After 17 years of writing a column syndicated in Northwest CA (and on this site), I will be in my first national magazine!
You can read the article by following this link.
Getting Past What Holds You Back with Baby Boomer Weight Loss Expert Scott 'Q' Marcus
You can read the article by following this link.
It’s not that I don’t like my doctor; he’s great. It’s that it puts my impermanence on full display, stripping away the denial of immortality; even when it’s simply a routine checkup. Something about being in a medical office raises my blood pressure as well as fear level.
“How are you feeling?”
“You’re the doctor; wouldn’t it be up to you to tell me?”
He chuckled an inner warmth that blended well with his extensive knowledge. As I said, I like my doctor. In a time where the medical providers are overworked and under-appreciated, rushing here to there to accomplish everything required of them, he always appeared totally attentive during the short time we spent together once a year.
“Are you exercising?”
“Yes, I walk about 30 minutes at least five times a week – plus I take my dog out each day. That’s not really exercise because we have to stop and pee at every bush we pass.” I paused, then corrected, “Well, it’s not WE to have to stop and pee; it’s him. Just clarifying…”
He smiled again.
“Your blood tests all show that everything is as it’s supposed to be. You’re a healthy man.” He paused. “So, how’s your life?”
The question knocked me on my heels for a brief flash; not a query I expected from an MD, but, when you think about it, it makes perfect sense. One cannot heal the body while ignoring the mind and spirit. As I took a mental inventory of “how is my life,” I opened up about the waning days of my career, my aspiring spirituality, family drama, life goals, and the passing of years in general.
Says singer/songwriter John Mellencamp in The Real Life: [Read more…]
First, I wanted them to be of value to you; I didn’t want to vomit a bunch of words on a page assuming that merely because it’s in print, it’s worth your time. That’s delusional and ego-centric; I wish to be neither.
Next, I wanted them to inspire when needed and provide a laugh when possible.
Finally, and as important; they needed to be honest. In other words, I would be transparent, doing my best to be who I am really am so that the person you might meet on the street is the same guy you read in print. The way I look at, if shame was transformational, we’d all be soaring across the heavens. Take a look around, it doesn’t work.
Putting all that on the table, I was reticent about this piece because it’s something with which I’ve wrestled for too long, keeping it in a dark, backroom closet. Will you think less of me if I expose this to the sun? Will you wag your finger, shake your head judgmentally, tsk loudly, and say, “I’m so ashamed of you”? Odd, isn’t it, how that perceived — not necessarily actual — reactions weigh so heavily?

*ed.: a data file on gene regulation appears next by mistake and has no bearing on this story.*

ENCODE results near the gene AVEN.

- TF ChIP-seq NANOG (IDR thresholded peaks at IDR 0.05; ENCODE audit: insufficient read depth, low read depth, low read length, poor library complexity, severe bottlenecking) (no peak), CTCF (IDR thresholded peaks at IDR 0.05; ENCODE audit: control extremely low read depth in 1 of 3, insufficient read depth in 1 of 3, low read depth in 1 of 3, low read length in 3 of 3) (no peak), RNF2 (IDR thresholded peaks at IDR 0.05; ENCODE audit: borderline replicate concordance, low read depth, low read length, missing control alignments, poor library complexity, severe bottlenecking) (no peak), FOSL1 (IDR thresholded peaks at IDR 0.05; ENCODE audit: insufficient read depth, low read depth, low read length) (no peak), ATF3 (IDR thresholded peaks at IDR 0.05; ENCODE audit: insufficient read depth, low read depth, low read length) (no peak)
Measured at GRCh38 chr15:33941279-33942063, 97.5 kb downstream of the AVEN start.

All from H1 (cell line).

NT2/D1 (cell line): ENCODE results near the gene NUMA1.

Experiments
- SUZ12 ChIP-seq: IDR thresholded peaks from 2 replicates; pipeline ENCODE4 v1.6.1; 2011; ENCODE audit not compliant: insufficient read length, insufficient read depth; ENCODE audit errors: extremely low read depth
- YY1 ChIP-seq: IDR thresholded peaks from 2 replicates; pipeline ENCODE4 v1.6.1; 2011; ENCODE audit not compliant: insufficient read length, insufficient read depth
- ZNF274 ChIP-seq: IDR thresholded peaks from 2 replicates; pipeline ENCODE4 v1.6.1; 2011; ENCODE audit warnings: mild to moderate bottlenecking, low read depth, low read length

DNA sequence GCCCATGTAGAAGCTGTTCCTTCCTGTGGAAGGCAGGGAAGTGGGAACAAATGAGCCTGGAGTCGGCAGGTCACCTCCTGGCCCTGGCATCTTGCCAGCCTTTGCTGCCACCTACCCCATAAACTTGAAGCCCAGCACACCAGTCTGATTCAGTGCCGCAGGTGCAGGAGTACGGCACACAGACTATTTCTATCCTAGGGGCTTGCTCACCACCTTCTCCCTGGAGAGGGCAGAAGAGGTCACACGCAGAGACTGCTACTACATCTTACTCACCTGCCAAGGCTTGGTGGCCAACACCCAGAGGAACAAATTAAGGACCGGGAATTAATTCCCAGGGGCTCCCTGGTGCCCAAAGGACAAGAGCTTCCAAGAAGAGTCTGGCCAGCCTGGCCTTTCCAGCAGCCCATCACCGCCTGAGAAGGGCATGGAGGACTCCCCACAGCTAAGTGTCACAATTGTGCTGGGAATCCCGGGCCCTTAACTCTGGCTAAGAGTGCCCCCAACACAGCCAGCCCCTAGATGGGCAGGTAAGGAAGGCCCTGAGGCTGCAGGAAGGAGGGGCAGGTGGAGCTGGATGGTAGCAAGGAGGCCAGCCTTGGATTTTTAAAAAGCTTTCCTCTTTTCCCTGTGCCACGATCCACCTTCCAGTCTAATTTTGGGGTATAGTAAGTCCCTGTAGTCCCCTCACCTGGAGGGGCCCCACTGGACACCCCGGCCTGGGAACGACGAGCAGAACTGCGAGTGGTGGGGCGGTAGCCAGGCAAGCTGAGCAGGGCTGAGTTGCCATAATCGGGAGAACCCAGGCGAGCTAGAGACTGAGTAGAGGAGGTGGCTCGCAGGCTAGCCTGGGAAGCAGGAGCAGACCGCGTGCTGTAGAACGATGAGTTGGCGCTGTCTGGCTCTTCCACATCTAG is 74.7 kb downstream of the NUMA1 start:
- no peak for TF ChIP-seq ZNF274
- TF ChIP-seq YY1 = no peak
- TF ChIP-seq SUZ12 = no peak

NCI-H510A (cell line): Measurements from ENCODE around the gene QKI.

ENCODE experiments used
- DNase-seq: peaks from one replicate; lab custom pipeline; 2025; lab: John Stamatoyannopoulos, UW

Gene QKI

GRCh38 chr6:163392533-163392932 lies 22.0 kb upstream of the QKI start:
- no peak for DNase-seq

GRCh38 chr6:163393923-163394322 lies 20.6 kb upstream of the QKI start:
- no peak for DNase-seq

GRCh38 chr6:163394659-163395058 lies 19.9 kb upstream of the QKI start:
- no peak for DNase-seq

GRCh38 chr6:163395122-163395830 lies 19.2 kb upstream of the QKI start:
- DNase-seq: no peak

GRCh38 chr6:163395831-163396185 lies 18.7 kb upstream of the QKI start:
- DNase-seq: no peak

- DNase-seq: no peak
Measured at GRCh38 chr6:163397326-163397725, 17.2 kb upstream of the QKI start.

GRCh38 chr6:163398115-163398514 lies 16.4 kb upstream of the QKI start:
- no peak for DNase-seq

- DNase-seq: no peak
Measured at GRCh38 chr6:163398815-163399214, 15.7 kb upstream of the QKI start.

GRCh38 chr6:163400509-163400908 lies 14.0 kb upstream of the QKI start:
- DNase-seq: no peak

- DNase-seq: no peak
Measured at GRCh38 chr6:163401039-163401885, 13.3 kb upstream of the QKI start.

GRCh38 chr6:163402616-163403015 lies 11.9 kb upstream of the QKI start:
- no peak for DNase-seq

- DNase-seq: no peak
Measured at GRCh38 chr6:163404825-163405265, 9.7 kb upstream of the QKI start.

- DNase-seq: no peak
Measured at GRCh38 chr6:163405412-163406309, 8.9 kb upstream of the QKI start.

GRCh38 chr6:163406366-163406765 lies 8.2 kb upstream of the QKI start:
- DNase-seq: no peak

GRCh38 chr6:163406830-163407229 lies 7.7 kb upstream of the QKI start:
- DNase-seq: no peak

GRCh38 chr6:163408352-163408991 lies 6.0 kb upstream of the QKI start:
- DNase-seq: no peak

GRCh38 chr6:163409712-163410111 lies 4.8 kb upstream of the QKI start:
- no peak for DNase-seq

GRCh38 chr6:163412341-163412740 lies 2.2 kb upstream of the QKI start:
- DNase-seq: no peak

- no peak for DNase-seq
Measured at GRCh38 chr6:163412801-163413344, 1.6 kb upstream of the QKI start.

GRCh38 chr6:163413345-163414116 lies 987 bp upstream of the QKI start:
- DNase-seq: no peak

Finally, I decided, “Screw it. If that’s the way you’re going to be, there’s nothing I can do about it. Stick to my truth. After all, as the song says, ‘if you don’t stand for something, you’ll fall for anything.’”
I haven’t had anything with alcohol in it for a month.
There, I’ve said it. It’s in the world; no taking it back now. [Read more…]
They were popularized by Edward Lear, in the late 19th century. (Fun fact: It is said that the term, “limerick” is from the chorus sung between improvised verses from the song, “Will you come up to Limerick?”) When done well, limericks use puns, spoonerisms, and double-entendres. The earliest known American limerick (1902) is:
There once was a man from Nantucket
Who kept all his cash in a bucket
But his daughter, named Nan,
Ran away with a man
And as for the bucket, Nantucket.
Putting words together in playful patterns is fun. Remember the long-standing children’s poem:
Fuzzy Wuzzy was a bear.
Fuzzy Wuzzy had no hair.
Fuzzy Wuzzy wasn’t very fuzzy, was he?
Another example of linguistic mischievousness was a novelty song from World War II:
Mairzy doats and dozy doats and liddle lamzy divey.
A kiddley divey too, wooden shoe.
It’s more fun to say than any sense it appears to make. However, the bridge of the song explains:
If the words sound queer and funny to your ear,
a little bit jumbled and jivey,
Sing ‘Mares eat oats and does eat oats and little lambs eat ivy.’
Okay, it’s antiquated and trite – but c’mon, it’s amusing; admit it.
Say “Aluminum Anemone” out loud. Go ahead. No one’s listening. Notice how it feels on your lips? No, it doesn’t make sense; it’s just pleasurable to pronounce.
Of course, that begs the question, “Why do I write it?”
Okay, I’ll tell you. Well, as soon as I figure it out at least. I mean, I like to write (mostly) and it causes me to think, which is a good thing (mostly). And the discipline from writing every week has allowed me to publish nine books on Amazon. So, I guess that’s something. However, probably the biggest reason is that lots of folks come up to me and tell me that that they like it (again, mostly). A typical conversation went like this last week:
Stranger: “Do I know you?”
Me: “Um, I don’t know, where might we have met?”
“Wait, I know now! You’re that guy, aren’t you?”
I’ve lived too many years to respond with “yes” to a question like that without knowing the full context. It could be “Are you that guy who was sleeping with my wife?” I am most certainly not THAT guy. So, I answer, “Which guy?” [Read more…]